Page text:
June 28, 2011 at 2:23 PM ET
The depths of Africa's Lake Kivu harbor untold quantities of carbon dioxide and methane gases that could provide abundant electricity to millions of Rwandans and Congolese settling along its shores. But those gases could suddenly release, killing everything in and around the lake.
"Understanding whether you can find scenarios that would lead to something like that, a catastrophic release of gas, is of course important," Anthony Vodacek, a remote sensing scientist at the Rochester Institute of Technology in New York, told me on Monday.
He is leading a two-year survey that aims, for the first time, to provide a scientific portrait of the entire lake system. The team consists of seismologists, biologists, remote sensing specialists, and other scientists who will combine their areas of expertise to provide a baseline understanding of the system.
"If you don't know what the starting point is, you don't know what the change is. And so that is part of what we'd like to establish here," Vodacek said.
The Rwandan government has already built a power plant along the lake's shores which siphons methane from the depths of the lake to generate 3.6 megawatts of electricity, about 4 percent of the country's needs. The aim, eventually, is to generate several hundred megawatts.
Lake Kivu is one three known so-called explosive lakes in the world. The other two are in Cameroon. Lake Nyos experienced an explosive eruption in 1986 that killed 1,500 people. During these so-called overturning scenarios, something triggers the gases trapped in the depths to burst towards the surface.
The gas is trapped at the bottom of the lake because the streams that feed the lake are slightly brackish. Salty water is denser than freshwater and so, it sinks to the bottom, taking all the organic detritus with it that releases carbon dioxide as it decomposes.
In addition, the lake is in a seismically active region. "It is a rift valley lake," Vodacek noted. "The Africa continent is pulling apart … and that means there are fault lines, there are earthquakes, and those can be tied in to potential triggers for what goes with the lake overturning."
It's possible that people extracting the gases to generate electricity will stave off a catastrophic overturning of the lake, though it could also upset the stability of the lake, Vodacek noted. That's one of the questions the team wants answered.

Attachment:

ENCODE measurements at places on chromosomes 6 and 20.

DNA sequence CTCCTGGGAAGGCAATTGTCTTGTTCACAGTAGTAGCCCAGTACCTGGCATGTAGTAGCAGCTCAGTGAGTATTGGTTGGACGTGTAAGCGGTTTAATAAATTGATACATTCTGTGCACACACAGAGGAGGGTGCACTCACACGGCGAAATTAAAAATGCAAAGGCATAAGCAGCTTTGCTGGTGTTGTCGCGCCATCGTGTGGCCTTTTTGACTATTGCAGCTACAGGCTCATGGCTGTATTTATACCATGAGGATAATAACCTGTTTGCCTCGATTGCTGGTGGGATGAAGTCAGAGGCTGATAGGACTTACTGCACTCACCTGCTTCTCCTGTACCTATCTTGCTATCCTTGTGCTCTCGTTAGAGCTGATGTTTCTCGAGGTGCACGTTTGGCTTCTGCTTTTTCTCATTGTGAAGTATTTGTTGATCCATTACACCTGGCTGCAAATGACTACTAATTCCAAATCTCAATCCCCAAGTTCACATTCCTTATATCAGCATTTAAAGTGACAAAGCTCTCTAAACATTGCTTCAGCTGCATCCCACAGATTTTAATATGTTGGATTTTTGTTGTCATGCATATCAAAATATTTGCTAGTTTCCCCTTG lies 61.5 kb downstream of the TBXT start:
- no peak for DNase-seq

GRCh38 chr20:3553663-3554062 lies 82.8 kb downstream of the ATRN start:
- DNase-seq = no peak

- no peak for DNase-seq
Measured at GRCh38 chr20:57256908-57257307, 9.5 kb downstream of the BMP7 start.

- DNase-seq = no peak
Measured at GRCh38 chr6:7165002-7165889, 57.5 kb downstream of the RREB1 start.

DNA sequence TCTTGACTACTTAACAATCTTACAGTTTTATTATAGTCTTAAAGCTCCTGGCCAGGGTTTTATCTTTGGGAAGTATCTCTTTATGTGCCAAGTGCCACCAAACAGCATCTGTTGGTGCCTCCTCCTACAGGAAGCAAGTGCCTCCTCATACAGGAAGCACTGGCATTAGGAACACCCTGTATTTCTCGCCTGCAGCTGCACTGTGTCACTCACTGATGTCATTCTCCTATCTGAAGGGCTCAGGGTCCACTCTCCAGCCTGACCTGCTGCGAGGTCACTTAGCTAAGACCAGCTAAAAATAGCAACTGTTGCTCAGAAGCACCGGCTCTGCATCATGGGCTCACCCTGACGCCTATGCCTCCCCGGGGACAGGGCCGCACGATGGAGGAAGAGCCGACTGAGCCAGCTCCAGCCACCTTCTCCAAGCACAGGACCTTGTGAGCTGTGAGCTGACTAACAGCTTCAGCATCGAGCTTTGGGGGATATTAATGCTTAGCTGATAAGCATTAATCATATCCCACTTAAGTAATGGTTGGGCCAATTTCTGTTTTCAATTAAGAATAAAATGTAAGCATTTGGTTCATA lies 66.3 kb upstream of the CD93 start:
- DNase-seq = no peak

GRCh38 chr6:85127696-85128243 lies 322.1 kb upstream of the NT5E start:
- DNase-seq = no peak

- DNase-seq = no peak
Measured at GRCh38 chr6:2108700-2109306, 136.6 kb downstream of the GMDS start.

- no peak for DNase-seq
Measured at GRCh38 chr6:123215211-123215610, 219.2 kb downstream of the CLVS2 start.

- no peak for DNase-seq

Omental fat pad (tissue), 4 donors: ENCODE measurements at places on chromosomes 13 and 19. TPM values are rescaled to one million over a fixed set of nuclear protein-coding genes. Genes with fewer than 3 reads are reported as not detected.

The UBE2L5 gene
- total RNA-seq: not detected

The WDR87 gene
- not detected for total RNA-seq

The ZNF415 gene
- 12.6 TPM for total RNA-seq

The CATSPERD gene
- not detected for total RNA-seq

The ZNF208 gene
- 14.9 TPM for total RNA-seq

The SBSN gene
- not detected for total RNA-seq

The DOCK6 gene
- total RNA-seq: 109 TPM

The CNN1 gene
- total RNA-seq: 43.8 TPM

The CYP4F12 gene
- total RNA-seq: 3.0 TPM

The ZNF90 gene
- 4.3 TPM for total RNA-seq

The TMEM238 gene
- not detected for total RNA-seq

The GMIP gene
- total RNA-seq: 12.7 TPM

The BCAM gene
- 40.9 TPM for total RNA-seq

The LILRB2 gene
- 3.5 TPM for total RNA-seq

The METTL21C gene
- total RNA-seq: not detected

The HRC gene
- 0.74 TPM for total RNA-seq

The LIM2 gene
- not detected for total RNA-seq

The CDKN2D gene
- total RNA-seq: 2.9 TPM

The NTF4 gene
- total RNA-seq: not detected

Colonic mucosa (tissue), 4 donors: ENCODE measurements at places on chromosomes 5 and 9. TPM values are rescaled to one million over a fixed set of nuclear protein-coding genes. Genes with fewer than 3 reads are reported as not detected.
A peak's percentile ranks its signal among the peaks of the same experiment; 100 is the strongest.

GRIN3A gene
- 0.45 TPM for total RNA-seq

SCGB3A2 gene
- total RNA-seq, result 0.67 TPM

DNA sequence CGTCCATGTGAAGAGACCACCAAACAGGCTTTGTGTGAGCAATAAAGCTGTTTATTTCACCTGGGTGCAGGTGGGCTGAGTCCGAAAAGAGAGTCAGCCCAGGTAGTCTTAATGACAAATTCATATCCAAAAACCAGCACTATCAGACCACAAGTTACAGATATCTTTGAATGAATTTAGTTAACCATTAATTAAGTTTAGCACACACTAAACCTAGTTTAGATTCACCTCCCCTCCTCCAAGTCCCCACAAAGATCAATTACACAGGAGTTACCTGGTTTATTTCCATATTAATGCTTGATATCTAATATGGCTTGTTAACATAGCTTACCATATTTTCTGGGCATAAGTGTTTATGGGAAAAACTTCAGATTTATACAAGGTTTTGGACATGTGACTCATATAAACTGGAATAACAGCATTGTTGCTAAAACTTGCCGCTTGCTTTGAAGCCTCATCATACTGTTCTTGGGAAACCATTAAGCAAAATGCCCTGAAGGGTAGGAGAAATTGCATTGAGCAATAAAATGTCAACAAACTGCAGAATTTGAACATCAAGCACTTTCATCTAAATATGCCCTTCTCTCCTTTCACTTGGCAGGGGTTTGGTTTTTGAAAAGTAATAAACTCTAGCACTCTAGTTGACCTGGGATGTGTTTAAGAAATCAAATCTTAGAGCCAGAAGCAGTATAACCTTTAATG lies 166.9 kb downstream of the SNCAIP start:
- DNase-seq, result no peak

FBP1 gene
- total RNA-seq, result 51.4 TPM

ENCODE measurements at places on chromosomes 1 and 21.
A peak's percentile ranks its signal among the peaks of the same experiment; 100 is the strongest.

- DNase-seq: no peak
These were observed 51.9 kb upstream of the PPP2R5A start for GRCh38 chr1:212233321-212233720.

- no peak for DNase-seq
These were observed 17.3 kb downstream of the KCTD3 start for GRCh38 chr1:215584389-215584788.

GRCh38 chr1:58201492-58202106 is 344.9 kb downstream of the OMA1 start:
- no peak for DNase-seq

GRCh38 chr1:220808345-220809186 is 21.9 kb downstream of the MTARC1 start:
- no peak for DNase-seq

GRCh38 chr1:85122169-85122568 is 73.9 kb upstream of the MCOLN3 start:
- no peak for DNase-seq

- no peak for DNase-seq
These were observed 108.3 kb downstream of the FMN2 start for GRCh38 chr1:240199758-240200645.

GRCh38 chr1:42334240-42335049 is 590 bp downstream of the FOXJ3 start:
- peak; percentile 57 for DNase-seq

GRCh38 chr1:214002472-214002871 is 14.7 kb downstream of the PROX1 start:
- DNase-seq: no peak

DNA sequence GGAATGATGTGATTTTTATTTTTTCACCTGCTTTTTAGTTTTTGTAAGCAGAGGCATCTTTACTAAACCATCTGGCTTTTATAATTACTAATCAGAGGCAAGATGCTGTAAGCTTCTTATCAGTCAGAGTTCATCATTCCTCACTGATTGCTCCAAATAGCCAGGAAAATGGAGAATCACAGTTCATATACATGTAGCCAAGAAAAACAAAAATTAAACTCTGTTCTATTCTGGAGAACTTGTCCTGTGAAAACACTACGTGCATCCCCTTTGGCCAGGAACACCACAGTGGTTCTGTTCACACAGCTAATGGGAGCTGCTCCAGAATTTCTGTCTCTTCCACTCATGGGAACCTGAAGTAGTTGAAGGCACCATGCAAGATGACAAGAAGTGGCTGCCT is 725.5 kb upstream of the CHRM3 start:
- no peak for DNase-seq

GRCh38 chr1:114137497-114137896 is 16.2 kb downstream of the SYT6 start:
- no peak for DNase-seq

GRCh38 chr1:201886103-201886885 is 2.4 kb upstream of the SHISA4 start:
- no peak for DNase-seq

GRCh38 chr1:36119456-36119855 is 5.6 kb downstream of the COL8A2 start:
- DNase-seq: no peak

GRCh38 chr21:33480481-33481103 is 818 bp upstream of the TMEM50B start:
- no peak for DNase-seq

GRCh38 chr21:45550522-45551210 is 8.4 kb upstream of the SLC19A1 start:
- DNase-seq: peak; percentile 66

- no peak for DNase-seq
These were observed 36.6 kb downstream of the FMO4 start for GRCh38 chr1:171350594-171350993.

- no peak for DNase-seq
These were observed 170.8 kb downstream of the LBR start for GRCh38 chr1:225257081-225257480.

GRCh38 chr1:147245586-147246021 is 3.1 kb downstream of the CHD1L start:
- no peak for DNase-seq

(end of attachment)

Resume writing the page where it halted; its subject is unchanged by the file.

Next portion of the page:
Extraction of the methane to generate electricity could be a huge benefit for development in the region, Vodacek noted. Currently, most of the cooking fuel comes from forests around the lake, the same forests that are home to endangered mountain gorillas.
"Normally, you don't think of development as having positive impacts, but in this you could because it could turn people away from cutting down the forest and subsistence farming on these steep hillsides in the region," he said.
If the lake becomes a source of fuel, then conservationists can focus reforestation efforts in the surrounding hills and help protect the gorillas, Vodacek added.
Team member Robert Hecky, an aquatic biologist at the University of Minnesota, Duluth, performed an analysis of a sediment core from Lake Kivu in the 1970s and found evidence for catastrophic overturns about once every 1,000 years beginning about 5,500 years ago.
This finding corresponds with genetic evidence from cichlids, freshwater fish that first evolved in the lake. Today, only about 15 species are found in the lake, though thousands more species are in other lakes.
People looking at the molecular clock of these fish put two and two together and realized the Lake Kivu fish experienced an extinction about 5,000 years ago, "which coincides with the analysis of the sediment and the overturning of the lake," Vodacek said.
Hecky and other team members will bring advances in the study of lake sediment cores to refine the timeline of the overturning events and perhaps gain insight to the triggers such as landslides or volcanic activity.
Seismologists on the team will embrace advances in GPS sensors to get a detailed read on the rifting process in the valley to understand where fractures and fault lines are located.
Vodacek, who is leading the effort, will take a view from the sky to piece all the data together.
In particular, he is embracing recently released data sets of satellite imagery from NASA that provides nearly 40 years worth of data on the region, showing how the landscape has changed as people settled on the lakeshore and cut down the forests.
"You're always hearing these horror stories of natural resource development without any regard to the environmental impacts of that," he said. "Here's a case where we would like to go in and make sure there's necessary due diligence to make sure that things aren't destroyed as a resource is developed."
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